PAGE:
Training for Tennis!

Many of us play sports at a social level, and racket sports such as tennis and squash are some of the most common. It's a great sport to get into and the beauty of tennis is that you can participate at any level, whether that's hitting a ball around in the garden or taking part in classes and competitive games. As you may have realised by now if you've been reading all of our sports based blogs, strength and conditioning training in the gym is essential to complement competitive sports participation, and really can make a massive difference to performance. Sports performance is a key interest of Sterling Fitness, so whilst we may not be tennis players ourselves, delving into new sports and learning more about the mechanics is something that we love here as it enables us to provide the best possible service to a wider range of PT clients.

Tennis is a hugely dynamic sport and is demanding on the body in so many ways. Some of the top tennis players are some of the best all round athletes of all sports due to the physical and mental skills that they possess that have got them to the top of their game. Key qualities required for tennis success are:

  • Balance

  • Flexibility

  • Coordination

  • Speed

  • Control

  • Explosive power

  • Aerobic endurance

  • Bulletproof joints

  • Strength

  • Mental strength and determination

Very few players have perfected all of these skills up to a high level, but all are just as important as the other to make a good tennis player.

Something that we don't often talk about in these blogs is the mental strength of a sports player. This is normally the difference between someone who can succeed in a professional sporting career and someone with equal physical ability but not the sporting brain to get them to the top. In tennis, this is even more evident. Due to the length of the game, it's so important to be able to focus for long periods of time and maintain mental sharpness, as well as thinking tactically to be able to out smart your opponent. A game of tennis can change dramatically and the importance of not giving up and letting it affect your performance if you lose a point is crucial. It takes the strongest athletes to make a comeback from a losing position.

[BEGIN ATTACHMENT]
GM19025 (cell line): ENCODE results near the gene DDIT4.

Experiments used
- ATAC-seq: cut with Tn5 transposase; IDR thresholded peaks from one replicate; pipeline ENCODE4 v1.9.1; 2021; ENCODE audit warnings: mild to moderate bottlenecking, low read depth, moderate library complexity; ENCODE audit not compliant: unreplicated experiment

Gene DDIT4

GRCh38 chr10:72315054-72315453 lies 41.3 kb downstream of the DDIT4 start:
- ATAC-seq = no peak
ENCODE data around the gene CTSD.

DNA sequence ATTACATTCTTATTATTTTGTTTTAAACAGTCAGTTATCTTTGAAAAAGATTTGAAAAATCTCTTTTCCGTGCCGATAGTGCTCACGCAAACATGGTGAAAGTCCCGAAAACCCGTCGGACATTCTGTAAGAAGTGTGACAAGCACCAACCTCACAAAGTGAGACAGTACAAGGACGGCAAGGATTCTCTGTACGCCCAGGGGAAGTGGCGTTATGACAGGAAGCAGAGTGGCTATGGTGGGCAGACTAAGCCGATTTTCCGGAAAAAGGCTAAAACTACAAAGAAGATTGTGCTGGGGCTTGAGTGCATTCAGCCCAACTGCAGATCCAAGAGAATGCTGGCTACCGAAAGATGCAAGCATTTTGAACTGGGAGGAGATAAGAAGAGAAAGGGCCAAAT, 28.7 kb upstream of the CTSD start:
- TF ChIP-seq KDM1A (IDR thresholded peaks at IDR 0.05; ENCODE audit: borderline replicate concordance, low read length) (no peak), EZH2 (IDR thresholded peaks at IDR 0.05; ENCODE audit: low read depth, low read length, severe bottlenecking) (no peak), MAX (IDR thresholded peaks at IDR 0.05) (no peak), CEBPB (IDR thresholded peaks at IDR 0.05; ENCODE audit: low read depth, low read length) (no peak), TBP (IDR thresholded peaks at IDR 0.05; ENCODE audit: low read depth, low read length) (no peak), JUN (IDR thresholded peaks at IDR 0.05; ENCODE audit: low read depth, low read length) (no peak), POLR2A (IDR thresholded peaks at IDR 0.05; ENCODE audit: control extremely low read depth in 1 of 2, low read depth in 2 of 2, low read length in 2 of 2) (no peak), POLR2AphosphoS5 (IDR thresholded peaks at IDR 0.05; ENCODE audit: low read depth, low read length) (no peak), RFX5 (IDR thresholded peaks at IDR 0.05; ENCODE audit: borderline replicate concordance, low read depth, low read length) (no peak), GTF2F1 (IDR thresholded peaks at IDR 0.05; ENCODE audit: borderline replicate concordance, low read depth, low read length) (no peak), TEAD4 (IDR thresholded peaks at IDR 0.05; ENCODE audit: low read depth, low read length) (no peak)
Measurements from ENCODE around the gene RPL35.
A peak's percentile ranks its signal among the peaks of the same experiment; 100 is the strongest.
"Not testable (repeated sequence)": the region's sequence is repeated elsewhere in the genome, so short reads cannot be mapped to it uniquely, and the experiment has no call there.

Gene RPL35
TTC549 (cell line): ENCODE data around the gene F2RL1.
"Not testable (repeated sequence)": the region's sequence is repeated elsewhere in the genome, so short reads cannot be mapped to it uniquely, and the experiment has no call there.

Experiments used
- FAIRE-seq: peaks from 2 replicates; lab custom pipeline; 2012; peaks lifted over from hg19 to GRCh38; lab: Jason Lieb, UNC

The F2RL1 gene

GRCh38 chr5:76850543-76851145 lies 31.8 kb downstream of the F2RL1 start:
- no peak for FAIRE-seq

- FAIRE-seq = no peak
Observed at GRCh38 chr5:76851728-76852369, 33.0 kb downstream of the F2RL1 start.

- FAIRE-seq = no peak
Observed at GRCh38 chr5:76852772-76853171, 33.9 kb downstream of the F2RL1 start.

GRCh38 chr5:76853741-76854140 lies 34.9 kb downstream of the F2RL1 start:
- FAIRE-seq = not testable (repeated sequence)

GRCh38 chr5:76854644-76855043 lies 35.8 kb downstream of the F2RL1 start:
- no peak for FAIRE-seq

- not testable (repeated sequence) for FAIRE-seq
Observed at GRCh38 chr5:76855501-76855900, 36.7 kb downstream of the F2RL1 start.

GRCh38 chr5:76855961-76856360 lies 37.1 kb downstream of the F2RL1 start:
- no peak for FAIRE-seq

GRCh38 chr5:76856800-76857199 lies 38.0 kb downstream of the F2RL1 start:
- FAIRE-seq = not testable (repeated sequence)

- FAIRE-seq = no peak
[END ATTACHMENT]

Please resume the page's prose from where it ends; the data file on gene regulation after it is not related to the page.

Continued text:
But mental ability doesn't only come into play within a game scenario; the grueling hours of training, losses, injuries and setbacks mean that only the strongest and most determined will make it.

So what can a tennis player do in the gym to improve their performance on the court?

If competing at a high level, I would highly recommend a Personal Trainer or coach with specific experience in training tennis players. At a lower level, most PTs should be able to help you with training and providing a program for you to follow in the gym that will complement your tennis training.

Knees, ankles and hips are put under a lot of stress through rotations, stretches and awkward landings, so it's essential that you do as much work as possible to strengthen these areas to avoid injury. I would recommend a comprehensive strength program which has been specifically designed for you, as well as putting a lot of focus on a stretching/flexibility routine and Pilates based workouts to try and bulletproof your body. A good warm up routine and recovery protocols will be the make or break (quite literally) in terms of injuries on the court, so work with a PT or coach to make sure you cover all bases with your warm up.

As with most sports players, with a tennis playing Personal Training client I would work on plyometrics, jumps, explosive weightlifting movements and compound strength exercises. Fine tuning accessory work should be specific to each individual and their needs for their own performance.

Aerobic fitness and the stamina to last for hours of games would be a huge aspect of a tennis player's fitness, and would need to be tackled from a multi directional approach. Intervals of varying lengths would be most appropriate, as well as cross training to include tests of power under fatigue.

Core work would also make up a large proportion of training, with rotational and isometric work being at the forefront of my focus with the client. The reasoning behind this is quite self explanatory when thinking about the movements required within tennis!

Tennis is a very complicated sport when looking at fine tuning an athlete, and so I would always recommend you speak to a professional tennis coach before hitting the gym. If at a lower level, do get in contact with Sterling Fitness for any gym tips or PT enquiries, be it one to one or Online Personal Training.

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